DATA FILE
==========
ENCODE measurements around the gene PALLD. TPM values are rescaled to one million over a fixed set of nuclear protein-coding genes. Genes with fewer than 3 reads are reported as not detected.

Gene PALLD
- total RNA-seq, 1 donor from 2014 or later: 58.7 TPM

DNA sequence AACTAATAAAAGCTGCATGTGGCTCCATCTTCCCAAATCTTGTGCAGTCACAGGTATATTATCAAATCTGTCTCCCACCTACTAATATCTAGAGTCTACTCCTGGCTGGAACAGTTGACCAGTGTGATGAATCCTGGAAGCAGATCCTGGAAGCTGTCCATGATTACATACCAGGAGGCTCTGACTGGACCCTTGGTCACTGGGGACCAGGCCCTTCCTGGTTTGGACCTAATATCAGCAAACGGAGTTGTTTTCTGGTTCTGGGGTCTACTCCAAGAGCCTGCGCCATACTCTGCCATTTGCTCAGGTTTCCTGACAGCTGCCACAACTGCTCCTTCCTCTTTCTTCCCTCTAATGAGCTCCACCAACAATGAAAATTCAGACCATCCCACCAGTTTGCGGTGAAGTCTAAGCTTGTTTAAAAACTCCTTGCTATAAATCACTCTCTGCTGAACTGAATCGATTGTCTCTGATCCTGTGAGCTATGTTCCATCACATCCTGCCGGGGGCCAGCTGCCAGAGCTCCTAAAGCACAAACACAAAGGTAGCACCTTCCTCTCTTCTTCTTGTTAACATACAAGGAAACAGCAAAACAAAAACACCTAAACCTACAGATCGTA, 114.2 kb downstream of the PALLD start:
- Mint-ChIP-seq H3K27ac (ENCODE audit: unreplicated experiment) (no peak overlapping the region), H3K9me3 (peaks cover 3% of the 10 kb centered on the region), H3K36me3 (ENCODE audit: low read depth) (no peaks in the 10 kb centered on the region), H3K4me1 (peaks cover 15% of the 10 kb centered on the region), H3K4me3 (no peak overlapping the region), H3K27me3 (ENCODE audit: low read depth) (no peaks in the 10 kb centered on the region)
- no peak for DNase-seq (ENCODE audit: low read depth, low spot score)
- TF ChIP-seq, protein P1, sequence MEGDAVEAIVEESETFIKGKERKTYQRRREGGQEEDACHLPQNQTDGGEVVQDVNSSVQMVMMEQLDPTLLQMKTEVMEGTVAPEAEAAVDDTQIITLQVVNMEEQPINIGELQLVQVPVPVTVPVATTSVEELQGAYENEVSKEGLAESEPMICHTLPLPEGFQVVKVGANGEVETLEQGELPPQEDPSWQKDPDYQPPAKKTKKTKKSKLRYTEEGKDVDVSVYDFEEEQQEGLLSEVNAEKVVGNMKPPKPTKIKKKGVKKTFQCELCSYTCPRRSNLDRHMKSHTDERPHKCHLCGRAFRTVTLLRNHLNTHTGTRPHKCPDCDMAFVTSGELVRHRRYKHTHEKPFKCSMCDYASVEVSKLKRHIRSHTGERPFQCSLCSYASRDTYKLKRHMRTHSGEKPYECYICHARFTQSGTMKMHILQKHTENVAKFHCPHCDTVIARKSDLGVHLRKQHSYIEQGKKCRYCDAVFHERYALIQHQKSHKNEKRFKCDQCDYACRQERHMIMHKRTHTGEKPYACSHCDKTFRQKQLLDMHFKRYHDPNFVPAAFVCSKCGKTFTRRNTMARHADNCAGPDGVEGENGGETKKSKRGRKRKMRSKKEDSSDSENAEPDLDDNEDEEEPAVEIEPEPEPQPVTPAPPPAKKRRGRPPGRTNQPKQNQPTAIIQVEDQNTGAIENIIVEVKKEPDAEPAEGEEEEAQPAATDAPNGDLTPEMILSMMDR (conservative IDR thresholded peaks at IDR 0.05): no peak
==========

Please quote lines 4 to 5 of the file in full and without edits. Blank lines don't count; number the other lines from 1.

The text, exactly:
DNA sequence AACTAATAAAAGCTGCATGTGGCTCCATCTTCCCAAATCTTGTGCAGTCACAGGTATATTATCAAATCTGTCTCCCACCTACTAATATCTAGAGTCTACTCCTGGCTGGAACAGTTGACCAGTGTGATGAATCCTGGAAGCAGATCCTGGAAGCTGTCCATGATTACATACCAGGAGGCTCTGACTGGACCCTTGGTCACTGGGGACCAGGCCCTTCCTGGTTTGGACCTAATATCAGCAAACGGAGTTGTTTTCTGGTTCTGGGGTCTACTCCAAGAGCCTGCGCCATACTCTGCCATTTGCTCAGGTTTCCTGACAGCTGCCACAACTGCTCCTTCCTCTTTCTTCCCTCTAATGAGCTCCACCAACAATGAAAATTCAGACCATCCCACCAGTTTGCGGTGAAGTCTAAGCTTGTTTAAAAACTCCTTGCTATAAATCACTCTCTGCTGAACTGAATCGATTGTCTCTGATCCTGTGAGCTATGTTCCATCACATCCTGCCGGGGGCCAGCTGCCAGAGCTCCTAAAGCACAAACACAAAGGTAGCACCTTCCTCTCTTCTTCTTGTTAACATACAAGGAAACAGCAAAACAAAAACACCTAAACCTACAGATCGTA, 114.2 kb downstream of the PALLD start:
- Mint-ChIP-seq H3K27ac (ENCODE audit: unreplicated experiment) (no peak overlapping the region), H3K9me3 (peaks cover 3% of the 10 kb centered on the region), H3K36me3 (ENCODE audit: low read depth) (no peaks in the 10 kb centered on the region), H3K4me1 (peaks cover 15% of the 10 kb centered on the region), H3K4me3 (no peak overlapping the region), H3K27me3 (ENCODE audit: low read depth) (no peaks in the 10 kb centered on the region)